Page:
Reason for Hope? — Amy Davidson Sorkin in The New Yorker on turning the corner on Covid-19.
Optimism is one of the things that the coronavirus pandemic has made it hard to hold on to, or even to measure. Going through the data can have a seesawing effect on a person’s state of mind. Last week, Johnson & Johnson announced that, in trials, its COVID-19 vaccine had an efficacy rate of more than sixty-six per cent in preventing moderate to severe disease, and was eighty-five per cent effective at preventing severe to critical cases—and that no one who got the vaccine was hospitalized or died because of covid-19. On Friday, the Food and Drug Administration’s vaccine-advisory committee voted, unanimously, to recommend that it become the third vaccine to be given an emergency-use authorization in the United States. It could be deployed as soon as this week.
Should one’s mood be lowered by the knowledge that the two vaccines that were previously approved, from Pfizer-BioNTech and Moderna, have higher efficacy rates—around ninety-five per cent? (Not really; the J. & J. numbers are still very good.) Alternatively, should one’s mood get an upswing from the knowledge that, unlike with the Moderna and Pfizer vaccines, only one J. & J. shot is required, and that the vaccine can be stored in a normal refrigerator? (Definitely.) Is there a sign that vaccinations, along with the end of the holiday season and a growing willingness to wear masks, are, finally, altering the trajectory of the pandemic? (Yes: since the beginning of the year, the average daily number of new cases in the United States has fallen by three-quarters; worldwide, the number is half of what it was.) Thankfully, the ups seem to be beating the downs.
Yet joy can be hard to come by, because of the weight of what the country is still going through. The average daily number of deaths is about two thousand—a sharp drop from mid-January, when it was well above three thousand, but quadruple what it was last July. And, as February ended, there seemed to be something of a wavering in the progress—perhaps because extreme weather caused disruptions or, more ominously, because of the spread of what appear to be more infectious variants.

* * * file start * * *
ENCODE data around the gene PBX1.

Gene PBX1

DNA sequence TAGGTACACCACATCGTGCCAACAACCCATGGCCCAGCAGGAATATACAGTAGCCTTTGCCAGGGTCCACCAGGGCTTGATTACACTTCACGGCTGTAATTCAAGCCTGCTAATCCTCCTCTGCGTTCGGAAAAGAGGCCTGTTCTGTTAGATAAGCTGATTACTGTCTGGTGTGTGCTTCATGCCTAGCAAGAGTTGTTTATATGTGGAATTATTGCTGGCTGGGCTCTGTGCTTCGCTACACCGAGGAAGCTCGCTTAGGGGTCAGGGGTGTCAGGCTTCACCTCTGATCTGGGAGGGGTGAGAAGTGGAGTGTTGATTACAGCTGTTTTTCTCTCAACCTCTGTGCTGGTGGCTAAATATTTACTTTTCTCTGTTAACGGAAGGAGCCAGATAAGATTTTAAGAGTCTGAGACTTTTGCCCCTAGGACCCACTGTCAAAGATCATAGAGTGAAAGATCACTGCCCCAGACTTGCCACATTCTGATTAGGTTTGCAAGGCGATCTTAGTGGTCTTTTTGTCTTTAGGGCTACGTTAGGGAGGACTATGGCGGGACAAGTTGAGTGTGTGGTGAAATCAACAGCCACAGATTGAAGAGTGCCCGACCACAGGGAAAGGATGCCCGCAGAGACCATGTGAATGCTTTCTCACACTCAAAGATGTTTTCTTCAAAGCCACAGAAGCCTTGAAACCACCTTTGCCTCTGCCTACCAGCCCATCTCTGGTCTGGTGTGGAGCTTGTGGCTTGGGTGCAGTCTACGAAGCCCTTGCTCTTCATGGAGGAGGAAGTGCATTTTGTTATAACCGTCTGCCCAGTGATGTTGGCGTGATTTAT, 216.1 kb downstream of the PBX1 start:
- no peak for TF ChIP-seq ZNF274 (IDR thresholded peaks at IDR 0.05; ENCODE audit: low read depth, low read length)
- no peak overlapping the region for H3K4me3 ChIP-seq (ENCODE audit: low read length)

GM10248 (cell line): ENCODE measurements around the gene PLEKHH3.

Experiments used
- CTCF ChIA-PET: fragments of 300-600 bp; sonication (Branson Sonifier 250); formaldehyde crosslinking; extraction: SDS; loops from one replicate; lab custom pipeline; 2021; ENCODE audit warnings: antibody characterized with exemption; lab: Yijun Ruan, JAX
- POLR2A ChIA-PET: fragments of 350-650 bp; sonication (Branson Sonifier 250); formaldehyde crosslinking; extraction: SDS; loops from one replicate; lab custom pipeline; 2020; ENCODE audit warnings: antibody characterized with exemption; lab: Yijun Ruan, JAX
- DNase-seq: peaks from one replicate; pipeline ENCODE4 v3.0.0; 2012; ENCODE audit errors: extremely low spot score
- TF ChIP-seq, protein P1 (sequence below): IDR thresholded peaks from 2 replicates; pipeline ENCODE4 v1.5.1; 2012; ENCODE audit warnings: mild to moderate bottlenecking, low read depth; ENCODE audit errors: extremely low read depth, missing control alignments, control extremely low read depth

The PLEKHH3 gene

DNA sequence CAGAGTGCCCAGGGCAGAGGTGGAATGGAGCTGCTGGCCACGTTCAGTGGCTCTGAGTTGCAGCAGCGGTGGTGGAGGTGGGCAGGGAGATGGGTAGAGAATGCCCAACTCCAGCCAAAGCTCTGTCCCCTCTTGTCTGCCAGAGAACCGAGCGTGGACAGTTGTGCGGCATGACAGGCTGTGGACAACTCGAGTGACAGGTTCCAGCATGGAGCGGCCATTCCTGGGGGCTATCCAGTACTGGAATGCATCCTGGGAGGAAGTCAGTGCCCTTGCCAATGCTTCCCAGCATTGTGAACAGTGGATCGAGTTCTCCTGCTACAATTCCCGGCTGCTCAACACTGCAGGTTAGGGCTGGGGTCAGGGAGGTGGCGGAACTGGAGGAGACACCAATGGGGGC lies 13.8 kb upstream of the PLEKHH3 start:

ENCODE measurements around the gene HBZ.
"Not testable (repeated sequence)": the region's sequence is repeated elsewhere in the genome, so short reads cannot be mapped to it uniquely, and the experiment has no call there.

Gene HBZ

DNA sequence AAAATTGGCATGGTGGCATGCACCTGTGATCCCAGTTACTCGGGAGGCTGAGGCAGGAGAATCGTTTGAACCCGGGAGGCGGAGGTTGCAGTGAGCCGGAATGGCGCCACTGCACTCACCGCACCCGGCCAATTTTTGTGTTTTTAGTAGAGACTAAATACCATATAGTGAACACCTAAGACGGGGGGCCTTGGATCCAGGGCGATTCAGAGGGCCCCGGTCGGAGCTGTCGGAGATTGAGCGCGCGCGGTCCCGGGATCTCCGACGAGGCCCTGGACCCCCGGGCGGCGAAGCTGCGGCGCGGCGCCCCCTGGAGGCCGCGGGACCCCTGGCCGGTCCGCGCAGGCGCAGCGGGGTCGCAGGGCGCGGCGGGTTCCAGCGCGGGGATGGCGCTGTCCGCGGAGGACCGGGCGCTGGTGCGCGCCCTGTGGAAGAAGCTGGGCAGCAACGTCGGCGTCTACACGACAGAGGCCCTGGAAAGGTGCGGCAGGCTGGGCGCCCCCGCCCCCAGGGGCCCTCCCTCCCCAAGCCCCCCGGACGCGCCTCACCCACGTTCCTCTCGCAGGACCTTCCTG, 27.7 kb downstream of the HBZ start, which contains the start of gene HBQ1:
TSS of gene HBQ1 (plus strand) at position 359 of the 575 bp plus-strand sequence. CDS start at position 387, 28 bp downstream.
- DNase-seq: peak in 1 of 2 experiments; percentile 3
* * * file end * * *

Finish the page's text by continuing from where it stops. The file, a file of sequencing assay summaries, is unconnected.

The biggest brake on optimism concerns those variants: the British, the Brazilian, and the South African. The J. & J. vaccine held up well in large-scale trials in South Africa. There is evidence that other vaccines will not work quite as well against that variant or, apparently, against the Brazilian one, though vaccine makers are working on boosters to address that issue. The vaccines do appear to be effective against the quickly spreading British variant. But the fear is that variants may yet outpace vaccinations. The race is still on: a new variant with worrisome mutations seems to be gaining ground in New York City.
Two White House commemorations last week embodied the lurch between pain and progress. The first, on Monday evening, was held on the South Portico, to mark half a million recorded U.S. COVID-19 deaths. Before calling for a moment of silence, President Biden urged Americans not to become “numb to sorrow.” Just three days later, Biden, with Vice-President Kamala Harris and Dr. Anthony Fauci, watched four frontline workers get their first shots at an event billed as “50 Million COVID Vaccinations.” The “50 Million,” as Biden made clear, referred only to the number of doses administered since he was inaugurated. The total is approaching seventy million doses, with twenty million people fully vaccinated. Biden offered a stream of banter about how the shot doesn’t really hurt, then cautioned, “This is not a victory lap.” But, he added, “we’re getting close.”